Arduino vs. Raspberry Pi: Which Is the Better Board?

The Arduino and Raspberry Pi platforms have become increasingly popular among those new to electronics and project development. Arduino has been used in millions of projects and applications because of its simple and accessible user interface. Raspberry Pi can browse the internet and stream high-definition video, as well as spreadsheets, word processing, and gaming, just like a desktop computer. Suppose you're unsure about the differences between these two boards, Arduino vs. Raspberry Pi, then you have come to the right place. This tutorial will explain the differences between Arduino and Raspberry Pi.

What Is Arduino?


Audrino is an open-source electronic device that reads and generates outputs based on inputs (such as light on a sensor, a finger on a button, or a tweet, such as turning on an LED or activating a motor). Audrino was developed at the Interaction Design Institute in Ivrea as a basic tool for students who had no prior knowledge of electronics or programming. It evolved to suit new demands and obstacles after gaining popularity.

Arduino boards are microcontrollers, not full-fledged computers with their own operating system like the Raspberry Pi. They just execute C/C++ programs stored in their firmware. The Arduino Integrated Development Environment (IDE) is free software that allows you to program an Arduino board and upload your code to it.

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What Is Raspberry Pi?


The Raspberry Pi is a small, low-cost computer the size of a debit card that connects to a monitor or television and utilizes a conventional keyboard and mouse.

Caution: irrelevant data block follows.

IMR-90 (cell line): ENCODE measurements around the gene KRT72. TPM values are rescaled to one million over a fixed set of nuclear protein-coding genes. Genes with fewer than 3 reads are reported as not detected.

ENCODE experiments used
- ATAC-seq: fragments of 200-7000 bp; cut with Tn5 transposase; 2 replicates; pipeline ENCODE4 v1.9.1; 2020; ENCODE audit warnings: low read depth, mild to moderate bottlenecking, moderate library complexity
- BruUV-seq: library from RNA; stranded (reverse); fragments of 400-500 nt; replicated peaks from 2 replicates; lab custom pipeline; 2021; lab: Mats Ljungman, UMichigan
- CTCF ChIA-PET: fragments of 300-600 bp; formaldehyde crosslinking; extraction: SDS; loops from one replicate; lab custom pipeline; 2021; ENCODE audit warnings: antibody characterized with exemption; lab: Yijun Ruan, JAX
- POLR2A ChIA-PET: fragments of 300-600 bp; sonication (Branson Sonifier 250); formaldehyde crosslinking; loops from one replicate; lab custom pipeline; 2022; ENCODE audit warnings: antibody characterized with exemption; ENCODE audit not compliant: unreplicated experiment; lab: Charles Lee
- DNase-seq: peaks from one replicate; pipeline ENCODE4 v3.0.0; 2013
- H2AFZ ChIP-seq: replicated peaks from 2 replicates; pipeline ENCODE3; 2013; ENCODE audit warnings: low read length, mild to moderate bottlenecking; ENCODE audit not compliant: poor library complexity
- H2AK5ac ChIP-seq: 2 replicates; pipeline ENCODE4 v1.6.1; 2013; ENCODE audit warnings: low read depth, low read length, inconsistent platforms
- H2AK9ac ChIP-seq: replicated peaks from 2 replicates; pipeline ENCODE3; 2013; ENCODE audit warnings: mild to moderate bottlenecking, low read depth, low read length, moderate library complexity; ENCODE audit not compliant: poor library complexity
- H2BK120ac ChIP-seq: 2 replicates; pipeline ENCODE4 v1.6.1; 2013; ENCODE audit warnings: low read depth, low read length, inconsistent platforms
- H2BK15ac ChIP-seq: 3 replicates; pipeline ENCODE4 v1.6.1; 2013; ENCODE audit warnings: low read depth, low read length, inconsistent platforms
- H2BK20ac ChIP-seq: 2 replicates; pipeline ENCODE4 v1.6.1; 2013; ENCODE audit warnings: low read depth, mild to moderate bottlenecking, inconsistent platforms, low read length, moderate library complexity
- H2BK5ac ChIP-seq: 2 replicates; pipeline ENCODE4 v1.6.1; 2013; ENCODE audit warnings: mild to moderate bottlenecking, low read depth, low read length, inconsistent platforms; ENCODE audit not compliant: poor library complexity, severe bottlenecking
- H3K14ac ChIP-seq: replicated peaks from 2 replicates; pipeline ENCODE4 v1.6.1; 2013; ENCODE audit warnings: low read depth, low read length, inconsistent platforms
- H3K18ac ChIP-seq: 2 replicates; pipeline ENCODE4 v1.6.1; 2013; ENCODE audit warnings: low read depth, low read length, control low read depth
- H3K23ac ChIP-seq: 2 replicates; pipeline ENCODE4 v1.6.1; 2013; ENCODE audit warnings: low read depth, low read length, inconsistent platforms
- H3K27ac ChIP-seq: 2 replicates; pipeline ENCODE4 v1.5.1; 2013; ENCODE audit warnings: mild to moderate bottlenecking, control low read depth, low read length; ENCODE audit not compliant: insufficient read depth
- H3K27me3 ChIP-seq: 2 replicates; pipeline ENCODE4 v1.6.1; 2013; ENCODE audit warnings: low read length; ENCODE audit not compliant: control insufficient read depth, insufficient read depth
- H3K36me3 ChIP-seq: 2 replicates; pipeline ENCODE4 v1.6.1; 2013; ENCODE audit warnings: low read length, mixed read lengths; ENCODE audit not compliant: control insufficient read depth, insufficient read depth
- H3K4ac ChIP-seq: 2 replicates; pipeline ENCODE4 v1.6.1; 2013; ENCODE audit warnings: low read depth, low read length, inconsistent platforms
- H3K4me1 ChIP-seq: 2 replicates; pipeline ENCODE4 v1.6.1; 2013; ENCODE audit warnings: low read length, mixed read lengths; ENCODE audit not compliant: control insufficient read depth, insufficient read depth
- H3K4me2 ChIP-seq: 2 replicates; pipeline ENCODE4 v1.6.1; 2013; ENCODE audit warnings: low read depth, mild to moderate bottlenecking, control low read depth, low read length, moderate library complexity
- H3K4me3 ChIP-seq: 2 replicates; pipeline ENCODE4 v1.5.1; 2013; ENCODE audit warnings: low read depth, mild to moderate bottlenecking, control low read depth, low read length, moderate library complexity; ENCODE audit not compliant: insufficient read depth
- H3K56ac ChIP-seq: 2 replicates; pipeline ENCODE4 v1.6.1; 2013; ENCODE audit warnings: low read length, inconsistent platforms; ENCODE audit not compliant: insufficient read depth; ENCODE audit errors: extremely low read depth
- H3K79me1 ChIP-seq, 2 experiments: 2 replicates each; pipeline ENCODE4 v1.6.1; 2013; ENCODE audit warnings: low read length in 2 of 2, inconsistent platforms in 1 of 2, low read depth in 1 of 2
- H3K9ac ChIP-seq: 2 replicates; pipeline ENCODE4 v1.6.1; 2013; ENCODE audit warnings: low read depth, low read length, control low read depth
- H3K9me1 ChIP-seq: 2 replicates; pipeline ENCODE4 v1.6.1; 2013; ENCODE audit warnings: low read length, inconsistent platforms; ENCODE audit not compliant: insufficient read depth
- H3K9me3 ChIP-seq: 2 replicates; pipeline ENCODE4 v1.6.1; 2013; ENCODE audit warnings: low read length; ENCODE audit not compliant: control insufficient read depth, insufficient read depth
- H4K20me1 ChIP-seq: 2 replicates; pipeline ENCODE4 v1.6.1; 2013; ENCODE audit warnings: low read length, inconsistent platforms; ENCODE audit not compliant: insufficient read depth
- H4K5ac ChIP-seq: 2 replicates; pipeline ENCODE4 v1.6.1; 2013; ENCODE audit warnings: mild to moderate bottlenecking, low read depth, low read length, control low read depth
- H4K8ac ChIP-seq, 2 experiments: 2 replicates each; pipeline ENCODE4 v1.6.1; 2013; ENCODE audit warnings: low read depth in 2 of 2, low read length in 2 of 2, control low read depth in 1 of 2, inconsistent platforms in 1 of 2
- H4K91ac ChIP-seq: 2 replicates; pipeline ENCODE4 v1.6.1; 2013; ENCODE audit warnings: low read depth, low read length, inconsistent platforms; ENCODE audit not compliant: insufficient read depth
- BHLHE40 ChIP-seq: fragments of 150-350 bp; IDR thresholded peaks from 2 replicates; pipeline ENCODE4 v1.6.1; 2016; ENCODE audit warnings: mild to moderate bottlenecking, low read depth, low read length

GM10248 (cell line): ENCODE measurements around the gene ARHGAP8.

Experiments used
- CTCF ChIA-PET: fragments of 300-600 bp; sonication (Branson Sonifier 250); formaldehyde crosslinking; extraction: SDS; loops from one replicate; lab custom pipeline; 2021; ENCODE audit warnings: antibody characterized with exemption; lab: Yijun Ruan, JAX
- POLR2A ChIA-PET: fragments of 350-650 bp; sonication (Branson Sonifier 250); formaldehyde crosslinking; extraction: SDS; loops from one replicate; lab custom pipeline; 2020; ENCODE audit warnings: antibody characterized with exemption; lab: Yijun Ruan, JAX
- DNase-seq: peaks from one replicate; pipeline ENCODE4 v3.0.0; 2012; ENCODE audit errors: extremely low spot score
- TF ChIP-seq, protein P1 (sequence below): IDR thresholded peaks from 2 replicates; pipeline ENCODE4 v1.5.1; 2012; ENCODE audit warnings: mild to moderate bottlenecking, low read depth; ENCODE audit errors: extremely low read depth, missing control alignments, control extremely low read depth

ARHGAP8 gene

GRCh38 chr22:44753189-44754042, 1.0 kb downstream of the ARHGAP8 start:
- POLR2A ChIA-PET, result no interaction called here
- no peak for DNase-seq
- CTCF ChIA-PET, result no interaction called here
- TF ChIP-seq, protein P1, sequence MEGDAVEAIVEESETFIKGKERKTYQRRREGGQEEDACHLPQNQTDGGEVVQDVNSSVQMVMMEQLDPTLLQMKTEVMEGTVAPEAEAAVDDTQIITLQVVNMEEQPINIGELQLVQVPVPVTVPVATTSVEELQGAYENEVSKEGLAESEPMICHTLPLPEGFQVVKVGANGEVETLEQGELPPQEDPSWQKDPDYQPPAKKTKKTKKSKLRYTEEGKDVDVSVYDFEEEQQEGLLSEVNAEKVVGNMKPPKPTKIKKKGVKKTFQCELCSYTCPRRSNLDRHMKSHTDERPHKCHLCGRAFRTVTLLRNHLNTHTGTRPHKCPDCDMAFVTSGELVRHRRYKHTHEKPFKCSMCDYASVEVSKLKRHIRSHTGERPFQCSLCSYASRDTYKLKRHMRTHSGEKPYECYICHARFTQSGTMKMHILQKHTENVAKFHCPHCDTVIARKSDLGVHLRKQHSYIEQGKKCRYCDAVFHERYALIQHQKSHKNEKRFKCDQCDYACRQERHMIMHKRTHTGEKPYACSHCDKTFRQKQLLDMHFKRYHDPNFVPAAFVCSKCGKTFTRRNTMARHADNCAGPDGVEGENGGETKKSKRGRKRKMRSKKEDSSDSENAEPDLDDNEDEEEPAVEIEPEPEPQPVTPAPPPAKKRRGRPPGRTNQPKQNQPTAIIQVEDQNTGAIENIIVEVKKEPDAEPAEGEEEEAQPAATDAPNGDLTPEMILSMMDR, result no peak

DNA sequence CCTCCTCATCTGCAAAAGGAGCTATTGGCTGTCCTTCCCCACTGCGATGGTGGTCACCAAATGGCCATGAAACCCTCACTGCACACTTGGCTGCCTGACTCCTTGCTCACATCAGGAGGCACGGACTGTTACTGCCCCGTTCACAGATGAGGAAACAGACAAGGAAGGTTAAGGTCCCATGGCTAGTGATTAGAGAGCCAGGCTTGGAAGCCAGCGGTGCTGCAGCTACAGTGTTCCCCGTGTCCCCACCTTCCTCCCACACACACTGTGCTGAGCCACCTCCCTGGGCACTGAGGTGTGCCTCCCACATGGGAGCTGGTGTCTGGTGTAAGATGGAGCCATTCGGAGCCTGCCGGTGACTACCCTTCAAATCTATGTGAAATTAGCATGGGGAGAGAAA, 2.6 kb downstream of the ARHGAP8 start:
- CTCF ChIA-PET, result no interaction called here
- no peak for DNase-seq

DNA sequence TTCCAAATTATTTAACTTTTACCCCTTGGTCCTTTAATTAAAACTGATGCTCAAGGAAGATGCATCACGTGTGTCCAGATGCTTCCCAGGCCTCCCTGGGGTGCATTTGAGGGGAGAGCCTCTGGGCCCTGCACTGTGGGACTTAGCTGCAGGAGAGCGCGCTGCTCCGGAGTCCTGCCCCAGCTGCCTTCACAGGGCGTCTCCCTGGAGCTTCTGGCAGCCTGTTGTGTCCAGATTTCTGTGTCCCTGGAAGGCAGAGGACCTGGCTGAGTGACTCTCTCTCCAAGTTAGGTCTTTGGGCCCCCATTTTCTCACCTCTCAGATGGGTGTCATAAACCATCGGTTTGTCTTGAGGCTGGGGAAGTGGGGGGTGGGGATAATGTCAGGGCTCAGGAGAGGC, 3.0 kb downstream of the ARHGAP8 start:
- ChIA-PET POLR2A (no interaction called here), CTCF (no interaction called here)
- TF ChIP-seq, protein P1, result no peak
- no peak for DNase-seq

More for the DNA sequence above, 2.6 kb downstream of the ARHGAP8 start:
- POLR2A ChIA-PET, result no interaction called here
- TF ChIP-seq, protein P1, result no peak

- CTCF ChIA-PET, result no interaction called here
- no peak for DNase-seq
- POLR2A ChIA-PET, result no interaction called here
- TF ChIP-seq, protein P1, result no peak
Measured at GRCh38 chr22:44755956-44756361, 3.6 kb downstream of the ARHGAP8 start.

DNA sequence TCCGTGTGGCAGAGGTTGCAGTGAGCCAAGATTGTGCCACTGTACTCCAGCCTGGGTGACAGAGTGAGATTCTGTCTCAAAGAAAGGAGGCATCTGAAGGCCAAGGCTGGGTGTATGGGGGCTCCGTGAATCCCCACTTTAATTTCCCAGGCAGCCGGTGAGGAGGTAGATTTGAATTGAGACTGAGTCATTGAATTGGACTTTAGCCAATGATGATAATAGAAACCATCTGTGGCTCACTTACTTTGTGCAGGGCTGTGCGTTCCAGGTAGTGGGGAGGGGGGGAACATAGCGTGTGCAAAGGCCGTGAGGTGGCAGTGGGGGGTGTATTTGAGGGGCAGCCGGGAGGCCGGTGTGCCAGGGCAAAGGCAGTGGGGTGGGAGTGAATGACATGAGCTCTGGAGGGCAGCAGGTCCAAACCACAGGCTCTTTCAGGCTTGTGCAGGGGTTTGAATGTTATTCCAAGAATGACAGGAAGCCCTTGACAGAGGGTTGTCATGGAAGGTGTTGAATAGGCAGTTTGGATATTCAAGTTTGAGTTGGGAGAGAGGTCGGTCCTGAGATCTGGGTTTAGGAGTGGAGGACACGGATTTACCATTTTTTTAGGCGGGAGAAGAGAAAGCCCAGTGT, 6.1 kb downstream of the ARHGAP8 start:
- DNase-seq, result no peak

It has a dedicated processor, memory, and a graphics driver, just like a PC. It also comes with its operating system, Raspberry Pi OS, a modified version of Linux.

Although the Raspberry Pi lacks storage, you can use microSD cards to store whichever operating system you choose (Raspberry Pi, Ubuntu Mate, etc.). Because the Raspberry Pi has Bluetooth, ethernet, and Wi-Fi connectivity, it may be used to transfer files over the internet. The software and the design of the Raspberry Pi project are not open-source.

Arduino vs. Raspberry Pi


Arduino is an open-source electronics platform that uses simple hardware and software to make it easy. It's for everyone who want to do interactive projects. Arduino perceives the environment by receiving data from various sensors and controls lights, motors, and other actuators to influence its surroundings.

Raspberry Pi's hardware and software are both proprietaries. The Raspberry Pi has never claimed to be an open source. Many aspects of it, particularly the software, are open source, but not all of it is. The Raspberry Pi has been criticized for having closed-source components.

Control Unit

Arduino is a member of the Atmega family of microcontrollers. A microcontroller chip common on Arduino Uno boards is the ATmega328. The 8-bit AVR microcontroller family includes ATmega328 microcontrollers. You can see a surface-mount ATmega328 chip on some Arduino Uno boards.

The Raspberry Pi is an ARM Control Unit (ACU). Broadcom chips based on Arm's Cortex-A application processors have powered Raspberry Pi from its release. The Raspberry Pi 3 is the latest version of the Raspberry Pi, launched in February 2016. It has a 1.2 GHz ARM Cortex-A53 CPU, making it the first Raspberry Pi with compatibility for the arm64 architecture.


The Harvard architecture is used by Arduino's CPU, which means that the program code and program data have distinct memory. It comprises two types of memories: program memory and data memory. The data is saved in the memory, while the code is kept in the flash program memory.